The Ayatollah Gets Really Rich

December 10, 2013
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Concerned about shrinking revenue, the multi-billion dollar organization controlled by Iran’s supreme leader, Ayatollah Ali Khamenei, shook up the management of its charity division, appointing as its new chief Aref ‘The Land Shark’ Nozori, a man involved in the confiscation of thousands of properties from Iranian citizens. Nozori was named director general of the Barakat Foundation, Iran’s state news agency reported on Wednesday, November 27, 2013. The foundation is a large unit of the massive 300 billion euro business empire controlled by Ayatollah Ali Khamenei that is known as Setad Ejraiye Farmane Hazrate Emam.

Iranian flag

The report by the Islamic Republic News Agency stated that Setad‘s president, Mohammad Mokhber, had, after being severely reprimanded by Khamenei, ordered the appointment of Norozi. Norozi, a major conduit in the transmission of money between Khamenei, Iran’s Revolutionary Guard and Hezbollah forces in Lebanon, once headed Setad’s real-estate division and serves on the boards of several Setad-linked companies.

As a result of Norozi’s professional experience, the report said, “It is expected that the Barakat Foundation’s activities will be more extensive than before.”

Things grow simultaneously more and more interesting as diplomatic overtures between Iran, the United States and Europe seem more and more likely to produce a number of new treaties and agreements. If and when, United Nations sanctions are dropped against the Islamist republic, Khamenei and his business partners are good and ready to become major players in the world financial marketplace. This was evidenced in the three-part series entitled Assets of the Ayatollah published by Reuters and detailing how Setad has become one of the most powerful institutions in Iran through the systematic seizure and sale of thousands of properties belonging to ordinary Iranians.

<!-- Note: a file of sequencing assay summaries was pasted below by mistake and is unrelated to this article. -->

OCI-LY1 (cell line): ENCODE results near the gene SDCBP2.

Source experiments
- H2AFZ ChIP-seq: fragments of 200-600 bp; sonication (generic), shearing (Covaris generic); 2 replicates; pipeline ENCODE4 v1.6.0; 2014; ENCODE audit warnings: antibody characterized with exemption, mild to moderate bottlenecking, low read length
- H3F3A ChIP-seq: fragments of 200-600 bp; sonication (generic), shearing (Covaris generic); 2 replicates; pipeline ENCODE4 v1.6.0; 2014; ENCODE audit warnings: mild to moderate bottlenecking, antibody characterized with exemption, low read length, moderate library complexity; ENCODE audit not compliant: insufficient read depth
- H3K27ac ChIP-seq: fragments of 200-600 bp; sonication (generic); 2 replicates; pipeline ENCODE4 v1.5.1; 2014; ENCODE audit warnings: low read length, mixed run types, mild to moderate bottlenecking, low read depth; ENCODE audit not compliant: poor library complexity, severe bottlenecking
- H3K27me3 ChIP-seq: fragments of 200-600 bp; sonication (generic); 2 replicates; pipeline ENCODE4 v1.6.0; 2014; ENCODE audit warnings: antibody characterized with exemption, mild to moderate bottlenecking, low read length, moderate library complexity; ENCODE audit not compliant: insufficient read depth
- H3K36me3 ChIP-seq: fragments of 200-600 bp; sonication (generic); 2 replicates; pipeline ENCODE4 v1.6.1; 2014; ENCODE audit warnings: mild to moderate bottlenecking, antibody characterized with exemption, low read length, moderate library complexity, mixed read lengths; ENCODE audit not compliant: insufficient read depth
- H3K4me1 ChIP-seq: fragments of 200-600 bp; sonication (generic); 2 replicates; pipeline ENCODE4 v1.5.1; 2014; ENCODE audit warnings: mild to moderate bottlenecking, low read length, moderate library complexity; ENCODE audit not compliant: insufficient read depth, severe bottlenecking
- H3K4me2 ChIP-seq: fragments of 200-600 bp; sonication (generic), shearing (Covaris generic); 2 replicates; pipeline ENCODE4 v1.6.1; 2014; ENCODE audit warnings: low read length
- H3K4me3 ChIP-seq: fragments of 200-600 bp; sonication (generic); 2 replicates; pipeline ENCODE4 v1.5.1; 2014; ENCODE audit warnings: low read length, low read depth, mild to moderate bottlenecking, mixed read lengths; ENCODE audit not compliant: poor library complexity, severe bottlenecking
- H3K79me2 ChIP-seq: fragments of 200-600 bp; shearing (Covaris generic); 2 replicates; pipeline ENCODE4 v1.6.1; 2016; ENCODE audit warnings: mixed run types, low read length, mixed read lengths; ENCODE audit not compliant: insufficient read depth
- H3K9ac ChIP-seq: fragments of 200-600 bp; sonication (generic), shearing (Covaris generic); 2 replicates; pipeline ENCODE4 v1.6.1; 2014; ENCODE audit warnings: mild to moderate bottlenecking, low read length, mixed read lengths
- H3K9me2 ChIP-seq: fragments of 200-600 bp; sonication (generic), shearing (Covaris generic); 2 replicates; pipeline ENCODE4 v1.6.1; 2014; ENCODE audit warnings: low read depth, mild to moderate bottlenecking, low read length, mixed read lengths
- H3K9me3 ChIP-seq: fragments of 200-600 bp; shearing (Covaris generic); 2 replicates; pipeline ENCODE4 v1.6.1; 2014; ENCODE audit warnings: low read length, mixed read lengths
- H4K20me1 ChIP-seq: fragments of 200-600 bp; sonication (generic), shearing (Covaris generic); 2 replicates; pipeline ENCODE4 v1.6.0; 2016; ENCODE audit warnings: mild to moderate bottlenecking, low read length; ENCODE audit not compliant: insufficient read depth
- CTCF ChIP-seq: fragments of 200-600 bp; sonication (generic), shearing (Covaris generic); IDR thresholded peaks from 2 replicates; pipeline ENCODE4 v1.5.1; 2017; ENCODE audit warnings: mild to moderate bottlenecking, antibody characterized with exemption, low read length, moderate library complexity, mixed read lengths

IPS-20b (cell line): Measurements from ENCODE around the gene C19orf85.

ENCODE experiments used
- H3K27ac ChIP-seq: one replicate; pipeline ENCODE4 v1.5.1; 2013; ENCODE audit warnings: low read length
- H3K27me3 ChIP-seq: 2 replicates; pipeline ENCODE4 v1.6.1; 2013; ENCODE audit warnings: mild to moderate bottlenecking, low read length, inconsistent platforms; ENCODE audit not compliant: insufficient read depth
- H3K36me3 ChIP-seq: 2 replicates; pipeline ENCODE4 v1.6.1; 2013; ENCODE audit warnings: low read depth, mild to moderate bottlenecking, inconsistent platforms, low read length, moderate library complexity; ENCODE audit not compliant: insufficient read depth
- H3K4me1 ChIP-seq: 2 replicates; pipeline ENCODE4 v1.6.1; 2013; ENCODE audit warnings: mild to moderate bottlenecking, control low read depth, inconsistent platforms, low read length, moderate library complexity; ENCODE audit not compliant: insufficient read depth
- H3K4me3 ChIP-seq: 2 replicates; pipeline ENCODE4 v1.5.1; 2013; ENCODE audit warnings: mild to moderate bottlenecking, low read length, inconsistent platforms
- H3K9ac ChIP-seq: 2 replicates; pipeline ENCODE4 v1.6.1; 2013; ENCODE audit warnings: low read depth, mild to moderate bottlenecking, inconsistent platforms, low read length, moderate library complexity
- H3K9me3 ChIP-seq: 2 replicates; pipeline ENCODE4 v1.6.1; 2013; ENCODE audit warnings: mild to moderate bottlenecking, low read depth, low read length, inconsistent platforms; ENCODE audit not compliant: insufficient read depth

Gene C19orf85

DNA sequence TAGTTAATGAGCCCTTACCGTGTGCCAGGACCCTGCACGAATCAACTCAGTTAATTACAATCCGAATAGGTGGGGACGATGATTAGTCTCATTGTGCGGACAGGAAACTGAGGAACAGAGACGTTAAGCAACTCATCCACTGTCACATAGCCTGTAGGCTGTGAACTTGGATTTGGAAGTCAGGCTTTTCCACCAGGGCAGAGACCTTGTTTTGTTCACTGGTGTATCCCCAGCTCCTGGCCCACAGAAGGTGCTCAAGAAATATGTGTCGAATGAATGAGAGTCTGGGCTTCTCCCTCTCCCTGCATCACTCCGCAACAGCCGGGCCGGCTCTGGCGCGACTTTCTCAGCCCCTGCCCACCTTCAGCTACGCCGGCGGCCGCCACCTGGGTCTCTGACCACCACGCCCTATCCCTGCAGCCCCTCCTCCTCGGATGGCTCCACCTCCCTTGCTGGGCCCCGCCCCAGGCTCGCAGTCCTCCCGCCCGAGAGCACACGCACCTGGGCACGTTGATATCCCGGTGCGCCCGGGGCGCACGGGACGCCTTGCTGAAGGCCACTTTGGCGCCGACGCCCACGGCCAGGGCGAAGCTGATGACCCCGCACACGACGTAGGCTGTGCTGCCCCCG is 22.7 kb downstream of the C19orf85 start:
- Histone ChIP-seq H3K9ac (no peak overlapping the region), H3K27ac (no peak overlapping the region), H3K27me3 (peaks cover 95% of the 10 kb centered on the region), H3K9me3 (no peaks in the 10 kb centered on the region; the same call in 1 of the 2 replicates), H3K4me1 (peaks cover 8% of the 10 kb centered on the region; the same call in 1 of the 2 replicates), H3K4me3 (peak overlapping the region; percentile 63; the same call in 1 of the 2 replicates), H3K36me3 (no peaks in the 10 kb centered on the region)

Setad’s properties are said to already be worth about US$52bn. Its various holdings in real estate, corporate stakes in a variety of industries and other assets total about US$95bn, Reuters has calculated. Through Setad, Khamenei has at his disposal financial resources, which, taken with untold billions already frozen by sanctions of banks in Cyprus, Switzerland and the Cayman Islands, make him far richer than the old Shah, the late Western-backed monarch who was overthrown in Iran in 1979. Setad also controls the Barakat Foundation, a charity focused on economic development projects in rural areas and the controlling stake in the country’s pharmaceutical industry.

A Setad official said in April that through Barakat, Setad had spent more than US$1.6bn in the past five years on development projects. While the red-faced IRNA last week denounced the Reuters series as “disinformation” intended to undermine public trust in the Islamic Republic’s institutions, Reuters editors stood by the accuracy and fairness of its stories.

Meanwhile, according to IRNA, Khamenei’s concern is not with capitalism but “Solving” the problems of the deprived. “Solve the problems of 1,000 villages. It would be good to develop 1,000 places or to build 1,000 schools.”

Meanwhile, in Washington D.C. and Brussels, the lobbyists are getting ready for the new world order by advertising for translators fluent in Farsi on Craig’s List and in the Financial Times.  And in Georgetown, former Senator Fred Thompson, the highest paid ‘rock star’ of lobbyists, is taking a crash course in all things Persian and having a new brochure printed.

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